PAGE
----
The ABCD Rule: Detecting the Symptoms of Skin Cancer

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  • Topic: Skin, Melanoma, Pneumothorax
  • Pages : 4 (1709 words )
  • Download(s) : 575
  • Published : December 20, 2010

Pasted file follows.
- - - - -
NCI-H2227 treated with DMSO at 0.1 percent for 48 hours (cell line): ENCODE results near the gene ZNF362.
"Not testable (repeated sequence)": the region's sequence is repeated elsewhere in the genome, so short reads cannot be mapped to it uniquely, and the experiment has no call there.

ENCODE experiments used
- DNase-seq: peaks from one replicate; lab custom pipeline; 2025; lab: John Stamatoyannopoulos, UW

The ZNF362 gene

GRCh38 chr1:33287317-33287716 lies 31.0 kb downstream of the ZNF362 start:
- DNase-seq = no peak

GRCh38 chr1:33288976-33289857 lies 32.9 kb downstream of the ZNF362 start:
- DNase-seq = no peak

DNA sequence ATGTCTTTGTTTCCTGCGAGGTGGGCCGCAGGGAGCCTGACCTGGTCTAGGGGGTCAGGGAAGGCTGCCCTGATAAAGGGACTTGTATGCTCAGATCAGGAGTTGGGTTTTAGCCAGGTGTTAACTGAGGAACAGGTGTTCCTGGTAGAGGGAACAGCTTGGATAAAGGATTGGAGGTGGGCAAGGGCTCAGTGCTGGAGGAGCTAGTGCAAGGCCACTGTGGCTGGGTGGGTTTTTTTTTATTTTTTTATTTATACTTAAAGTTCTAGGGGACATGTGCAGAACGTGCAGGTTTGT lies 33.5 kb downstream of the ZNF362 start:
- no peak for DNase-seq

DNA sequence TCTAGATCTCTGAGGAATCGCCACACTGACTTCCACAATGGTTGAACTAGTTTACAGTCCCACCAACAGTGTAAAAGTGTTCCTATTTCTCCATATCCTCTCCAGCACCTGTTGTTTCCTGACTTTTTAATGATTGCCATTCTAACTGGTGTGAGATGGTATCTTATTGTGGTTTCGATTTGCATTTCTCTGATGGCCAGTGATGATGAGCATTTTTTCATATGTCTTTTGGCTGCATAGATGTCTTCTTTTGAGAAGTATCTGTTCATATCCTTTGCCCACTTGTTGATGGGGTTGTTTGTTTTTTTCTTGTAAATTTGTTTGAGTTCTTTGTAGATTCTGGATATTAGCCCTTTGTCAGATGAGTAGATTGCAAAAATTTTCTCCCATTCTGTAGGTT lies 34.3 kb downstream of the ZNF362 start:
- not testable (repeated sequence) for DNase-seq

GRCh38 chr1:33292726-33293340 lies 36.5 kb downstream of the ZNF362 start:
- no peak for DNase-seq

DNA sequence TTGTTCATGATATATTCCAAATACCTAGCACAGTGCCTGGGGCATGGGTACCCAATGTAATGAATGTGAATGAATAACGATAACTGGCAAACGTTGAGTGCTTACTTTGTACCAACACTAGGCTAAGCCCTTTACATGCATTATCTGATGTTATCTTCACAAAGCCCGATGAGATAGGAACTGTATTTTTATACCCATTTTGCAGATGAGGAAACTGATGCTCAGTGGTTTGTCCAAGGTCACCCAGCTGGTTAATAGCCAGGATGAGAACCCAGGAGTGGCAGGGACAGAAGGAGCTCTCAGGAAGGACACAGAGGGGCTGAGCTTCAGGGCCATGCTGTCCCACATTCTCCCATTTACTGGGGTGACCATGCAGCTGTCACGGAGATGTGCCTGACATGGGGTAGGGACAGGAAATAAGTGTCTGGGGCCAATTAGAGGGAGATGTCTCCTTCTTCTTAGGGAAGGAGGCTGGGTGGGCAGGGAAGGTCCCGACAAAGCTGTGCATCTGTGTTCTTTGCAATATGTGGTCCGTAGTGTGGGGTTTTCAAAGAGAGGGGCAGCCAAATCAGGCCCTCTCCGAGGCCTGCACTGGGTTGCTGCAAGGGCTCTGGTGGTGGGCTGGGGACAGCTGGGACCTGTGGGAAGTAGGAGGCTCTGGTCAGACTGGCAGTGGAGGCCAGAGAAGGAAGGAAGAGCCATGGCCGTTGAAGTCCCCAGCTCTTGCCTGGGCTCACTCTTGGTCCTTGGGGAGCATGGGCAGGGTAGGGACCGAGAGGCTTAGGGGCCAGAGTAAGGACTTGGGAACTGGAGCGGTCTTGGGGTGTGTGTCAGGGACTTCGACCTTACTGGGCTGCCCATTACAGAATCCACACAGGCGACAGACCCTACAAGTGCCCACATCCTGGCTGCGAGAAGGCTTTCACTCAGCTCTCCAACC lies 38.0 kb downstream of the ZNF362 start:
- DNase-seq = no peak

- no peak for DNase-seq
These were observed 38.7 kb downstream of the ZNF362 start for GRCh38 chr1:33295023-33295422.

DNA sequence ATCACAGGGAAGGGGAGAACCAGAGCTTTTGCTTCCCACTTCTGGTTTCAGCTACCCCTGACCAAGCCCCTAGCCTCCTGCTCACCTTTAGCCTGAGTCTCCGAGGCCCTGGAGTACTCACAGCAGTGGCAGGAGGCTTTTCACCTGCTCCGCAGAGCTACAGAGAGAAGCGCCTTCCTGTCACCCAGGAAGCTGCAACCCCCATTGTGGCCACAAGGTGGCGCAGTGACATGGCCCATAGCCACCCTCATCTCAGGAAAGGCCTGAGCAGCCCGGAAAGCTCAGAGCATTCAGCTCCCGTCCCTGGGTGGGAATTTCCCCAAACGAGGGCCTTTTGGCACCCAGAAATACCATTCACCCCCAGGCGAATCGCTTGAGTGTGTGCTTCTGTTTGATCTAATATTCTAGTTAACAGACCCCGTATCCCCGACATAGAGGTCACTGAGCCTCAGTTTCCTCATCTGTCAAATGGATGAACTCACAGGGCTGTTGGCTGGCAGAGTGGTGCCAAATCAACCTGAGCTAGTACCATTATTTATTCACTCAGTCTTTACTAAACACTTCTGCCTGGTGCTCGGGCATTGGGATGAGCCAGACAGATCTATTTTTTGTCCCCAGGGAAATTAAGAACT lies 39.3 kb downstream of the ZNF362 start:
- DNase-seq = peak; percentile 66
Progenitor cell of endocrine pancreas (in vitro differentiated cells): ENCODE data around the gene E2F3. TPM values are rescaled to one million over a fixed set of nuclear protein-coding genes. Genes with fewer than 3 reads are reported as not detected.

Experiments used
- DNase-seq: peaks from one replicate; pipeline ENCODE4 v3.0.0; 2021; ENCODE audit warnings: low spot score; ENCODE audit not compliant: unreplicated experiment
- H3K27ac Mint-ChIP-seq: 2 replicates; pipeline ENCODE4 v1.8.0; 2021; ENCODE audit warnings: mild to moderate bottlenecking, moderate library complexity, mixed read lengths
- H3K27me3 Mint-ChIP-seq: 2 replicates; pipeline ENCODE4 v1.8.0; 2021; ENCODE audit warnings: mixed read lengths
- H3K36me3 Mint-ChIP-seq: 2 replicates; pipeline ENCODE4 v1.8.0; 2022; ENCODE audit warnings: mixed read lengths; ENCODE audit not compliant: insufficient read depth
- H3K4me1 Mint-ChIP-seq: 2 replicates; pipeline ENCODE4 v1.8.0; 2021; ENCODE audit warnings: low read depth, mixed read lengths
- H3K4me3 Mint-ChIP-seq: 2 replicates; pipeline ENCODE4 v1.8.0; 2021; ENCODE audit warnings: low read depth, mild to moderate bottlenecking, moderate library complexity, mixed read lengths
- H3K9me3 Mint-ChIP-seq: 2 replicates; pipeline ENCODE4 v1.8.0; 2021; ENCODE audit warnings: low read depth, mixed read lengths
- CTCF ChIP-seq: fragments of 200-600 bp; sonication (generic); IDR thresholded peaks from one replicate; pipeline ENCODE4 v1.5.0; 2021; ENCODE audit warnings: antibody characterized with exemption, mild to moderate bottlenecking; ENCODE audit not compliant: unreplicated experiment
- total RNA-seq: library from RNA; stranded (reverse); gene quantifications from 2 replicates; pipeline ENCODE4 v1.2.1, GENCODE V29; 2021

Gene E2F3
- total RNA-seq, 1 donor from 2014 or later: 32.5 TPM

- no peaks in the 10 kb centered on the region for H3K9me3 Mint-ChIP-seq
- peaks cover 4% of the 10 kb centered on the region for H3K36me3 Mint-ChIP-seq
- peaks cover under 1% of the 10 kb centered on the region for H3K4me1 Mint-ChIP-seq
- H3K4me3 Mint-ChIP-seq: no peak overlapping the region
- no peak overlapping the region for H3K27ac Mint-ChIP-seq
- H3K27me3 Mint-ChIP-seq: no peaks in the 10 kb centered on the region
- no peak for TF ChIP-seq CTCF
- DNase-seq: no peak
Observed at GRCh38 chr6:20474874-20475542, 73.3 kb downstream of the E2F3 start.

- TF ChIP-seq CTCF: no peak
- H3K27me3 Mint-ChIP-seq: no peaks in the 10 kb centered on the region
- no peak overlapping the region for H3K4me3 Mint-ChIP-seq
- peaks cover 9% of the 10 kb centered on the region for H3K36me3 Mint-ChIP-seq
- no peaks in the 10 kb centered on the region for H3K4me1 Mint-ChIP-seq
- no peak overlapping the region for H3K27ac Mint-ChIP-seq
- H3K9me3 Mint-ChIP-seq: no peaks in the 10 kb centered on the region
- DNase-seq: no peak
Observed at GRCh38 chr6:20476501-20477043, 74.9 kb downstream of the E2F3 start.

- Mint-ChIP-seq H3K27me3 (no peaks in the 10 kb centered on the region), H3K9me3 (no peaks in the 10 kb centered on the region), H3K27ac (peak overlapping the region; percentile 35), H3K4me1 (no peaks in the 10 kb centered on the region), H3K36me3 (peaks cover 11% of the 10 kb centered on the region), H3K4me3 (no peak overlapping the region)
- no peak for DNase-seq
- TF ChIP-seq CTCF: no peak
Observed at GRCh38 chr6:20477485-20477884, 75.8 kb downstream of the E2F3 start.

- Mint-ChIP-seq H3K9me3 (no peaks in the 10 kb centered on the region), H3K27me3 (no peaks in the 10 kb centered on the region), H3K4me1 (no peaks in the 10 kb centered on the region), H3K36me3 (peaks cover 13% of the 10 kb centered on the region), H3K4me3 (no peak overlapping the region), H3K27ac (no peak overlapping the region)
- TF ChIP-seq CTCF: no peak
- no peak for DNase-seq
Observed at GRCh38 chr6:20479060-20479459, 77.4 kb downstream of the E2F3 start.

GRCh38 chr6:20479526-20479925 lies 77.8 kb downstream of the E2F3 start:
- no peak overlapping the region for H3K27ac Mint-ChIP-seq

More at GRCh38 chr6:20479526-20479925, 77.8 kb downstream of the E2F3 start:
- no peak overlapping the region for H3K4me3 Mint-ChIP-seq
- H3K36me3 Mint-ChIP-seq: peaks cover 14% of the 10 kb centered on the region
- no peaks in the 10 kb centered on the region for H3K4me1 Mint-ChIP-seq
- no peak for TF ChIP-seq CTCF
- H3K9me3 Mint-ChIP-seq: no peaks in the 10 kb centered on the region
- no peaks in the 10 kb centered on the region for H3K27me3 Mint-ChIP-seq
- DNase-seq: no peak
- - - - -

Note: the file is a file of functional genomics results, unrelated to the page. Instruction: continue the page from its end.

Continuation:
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1. Mary noticed a large, brown spot on her skin. She has been playing tennis in the sun for several years without sun protection. She reported the discovery to a friend, who told her to apply the ABCD rule to determine whether or not she had malignant melanoma. Her friend told her that if her answer was "no" to the questions that were asked by the ABCD rule, she had nothing to worry about. What is the ABCD rule and should she ignore the spot if her answers are negative? My Mom had skin cancer, so I learned as much as I could about it. I knew the very basics from working in the hospital but as a respiratory therapist my knowledge was limited. The ABCD rule is a simple method by which an individual can screen themselves, friends and family members for melanomas. A is for Asymmetry. If you find a mole and draw an imaginary line through it both sides should look the same, if they do not than that mole would be considered asymmetrical. B is for the border. When looking at a suspicious mole the outline or edges of the mole should be smooth with the skin, if they are raised, blurry or irregular in any way it would be considered an irregular border. C is for the color of a mole. If the color of your moles or a mole has changed it would be cause for concern. For example if you have a tan mole that you have had since you were ten and it turned black, or patchy or even red you would have reason for concern. D is for diameter. Moles should not be greater than I believe 5 or 6 millimeters. If a mole has grown in size many times it will be accompanied by one of the other letters A, B or C. Any of these abnormalities in moles need to be addressed by a physician the sooner the better. If Mary were my friend and she were able to answer no to the ABCD melanoma questions I would still encourage her to make an appointment with her physician. Skin cancer can appear anywhere on the body, moles are not the only site for skin cancer. It is for this reason I would still be...
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